This interesting sound installation forms part of the National Museum of Wales’ Fragile exhibition and invites the public to play songs that will be big enough to smash the clay covering a huge wall of speakers.
A response to an earlier collaboration with extreme metal band Napalm Death, artist Keith Harrison invites the public to play two songs simultaneously with the aim of creating a noise that will break down the slip clay covers obscuring the speakers.
Harrison explains his work:
I am interested in the opportunities that clay offers in its different states; as a liquid, plastic and solid and, ultimately, the potential for the direct physical transformation of clay from a raw state utilising industrial and domestic electrical systems in a series of time-based public experiments.
Clay is treated generally inappropriately and variously applied onto an electrical host form. The resulting works are wilfully idealistic and impractical attempts to permanently change, in full or in part, the properties of clay or in combination with other raw materials produce a temporary sensory alteration such as the generation of sound or an aroma to fill a space.
In contrast to the unpredictable processes of transformation, the dimensions of works are carefully defined and taken from a range of sources including a fitted carpet, 12’’ vinyl records and terrorist bomb targets. A colour coding system has been re-appropriated in a number of previous works to commemorate significant public or private dates.
Ideas are triggered at unlikely moments by a film, a conversation or a new opportunity. These are initially explored through drawing as an attempt to bridge the gap between the open possibilities and freedom of an imagined two-dimensional space and the physical realities of clay and three-dimensions.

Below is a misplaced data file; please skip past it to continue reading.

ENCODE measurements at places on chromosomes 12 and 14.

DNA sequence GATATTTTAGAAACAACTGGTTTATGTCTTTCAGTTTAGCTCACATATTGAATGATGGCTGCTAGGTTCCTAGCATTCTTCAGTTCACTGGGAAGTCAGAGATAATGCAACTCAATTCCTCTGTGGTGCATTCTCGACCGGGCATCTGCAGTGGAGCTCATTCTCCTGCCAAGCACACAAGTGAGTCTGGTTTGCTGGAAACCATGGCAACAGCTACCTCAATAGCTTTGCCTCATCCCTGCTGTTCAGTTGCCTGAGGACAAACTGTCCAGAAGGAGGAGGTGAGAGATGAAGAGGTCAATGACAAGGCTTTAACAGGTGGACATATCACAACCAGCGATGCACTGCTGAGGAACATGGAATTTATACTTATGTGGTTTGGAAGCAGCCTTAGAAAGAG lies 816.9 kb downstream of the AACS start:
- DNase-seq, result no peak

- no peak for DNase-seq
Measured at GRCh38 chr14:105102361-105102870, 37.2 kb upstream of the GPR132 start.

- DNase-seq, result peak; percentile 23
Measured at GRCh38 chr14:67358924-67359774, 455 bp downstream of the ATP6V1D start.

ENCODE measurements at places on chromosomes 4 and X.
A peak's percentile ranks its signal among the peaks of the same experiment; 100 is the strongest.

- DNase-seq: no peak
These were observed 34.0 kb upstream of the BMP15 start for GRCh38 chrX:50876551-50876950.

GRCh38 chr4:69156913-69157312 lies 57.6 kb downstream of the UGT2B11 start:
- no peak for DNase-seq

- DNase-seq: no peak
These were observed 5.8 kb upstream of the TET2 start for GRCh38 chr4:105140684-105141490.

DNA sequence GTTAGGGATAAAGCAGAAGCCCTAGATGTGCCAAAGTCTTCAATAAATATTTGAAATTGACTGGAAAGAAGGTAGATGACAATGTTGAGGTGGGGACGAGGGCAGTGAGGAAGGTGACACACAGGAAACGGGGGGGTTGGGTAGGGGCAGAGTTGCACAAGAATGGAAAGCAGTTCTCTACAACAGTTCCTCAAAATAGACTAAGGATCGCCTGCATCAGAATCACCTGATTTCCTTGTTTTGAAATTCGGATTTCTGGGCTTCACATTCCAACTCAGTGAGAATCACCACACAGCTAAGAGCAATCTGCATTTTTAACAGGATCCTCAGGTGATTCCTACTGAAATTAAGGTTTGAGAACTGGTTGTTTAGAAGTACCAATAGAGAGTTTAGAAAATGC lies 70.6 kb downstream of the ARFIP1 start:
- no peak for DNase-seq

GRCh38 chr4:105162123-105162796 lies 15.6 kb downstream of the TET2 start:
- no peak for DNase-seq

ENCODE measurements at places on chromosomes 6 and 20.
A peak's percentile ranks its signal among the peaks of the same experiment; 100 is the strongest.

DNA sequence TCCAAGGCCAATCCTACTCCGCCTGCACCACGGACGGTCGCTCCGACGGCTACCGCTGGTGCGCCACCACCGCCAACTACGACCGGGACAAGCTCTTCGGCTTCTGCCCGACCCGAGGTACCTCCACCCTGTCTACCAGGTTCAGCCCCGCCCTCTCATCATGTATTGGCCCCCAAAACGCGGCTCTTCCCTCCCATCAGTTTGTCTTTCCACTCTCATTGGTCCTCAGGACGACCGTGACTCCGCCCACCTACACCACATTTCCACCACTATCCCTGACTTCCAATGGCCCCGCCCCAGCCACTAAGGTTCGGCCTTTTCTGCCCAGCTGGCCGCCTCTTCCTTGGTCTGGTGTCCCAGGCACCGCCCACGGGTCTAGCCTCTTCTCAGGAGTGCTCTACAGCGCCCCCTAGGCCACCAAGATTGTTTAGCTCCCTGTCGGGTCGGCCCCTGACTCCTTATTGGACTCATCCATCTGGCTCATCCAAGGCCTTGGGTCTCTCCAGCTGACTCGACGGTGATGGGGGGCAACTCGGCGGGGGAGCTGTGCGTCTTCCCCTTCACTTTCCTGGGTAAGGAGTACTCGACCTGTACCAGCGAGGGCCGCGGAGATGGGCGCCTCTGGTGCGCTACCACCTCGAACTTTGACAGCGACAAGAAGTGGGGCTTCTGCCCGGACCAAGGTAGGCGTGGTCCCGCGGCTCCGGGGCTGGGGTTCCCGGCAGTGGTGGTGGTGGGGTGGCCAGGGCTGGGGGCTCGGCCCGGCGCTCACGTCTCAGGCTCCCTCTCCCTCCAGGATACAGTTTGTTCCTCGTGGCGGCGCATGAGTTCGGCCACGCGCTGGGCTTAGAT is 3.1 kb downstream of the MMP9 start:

I am continually intrigued by the simultaneous activities of making and destroying and manipulating the public’s role in the observation of this process. I produce works that are located somewhere between the grim fascination of a car crash, the formality and unpredictability of a scientific laboratory experiment and a wedding night disco.
As you might imagine, having two songs playing at the same time through a large PA system creates a right royal racket, with the clay covers giving the sound a muffled and quite unpleasant sound.
Given that the show started back in April 2015, it appears that no one has managed to find the right mix of bands to create a clay-crumbling mix as none of the speakers were exposed.
I gave it my best shot and even added a bit of stylish scratching on low notes, but ne’er a piece of clay could be seen to even crack.
Still, being invited to make a load of noise on turntables is always a fun proposition, and I can now (technically) claim to have DJd the National Museum of Wales!
The golden rear of the speaker wall.
A small crack in the clay.
Selector in action.
I laid down some mighty Glenn Miller.
Each of the album covers contained circles of the same clay.
Vinyl selection on display.
Fragile is on show at the National Museum of Wales until 4th October 2015
Open Tuesday–Sunday, 10am–5pm (Galleries close at 4.45pm). Closed Mondays.
National Museum Cardiff
Cathays Park, Cardiff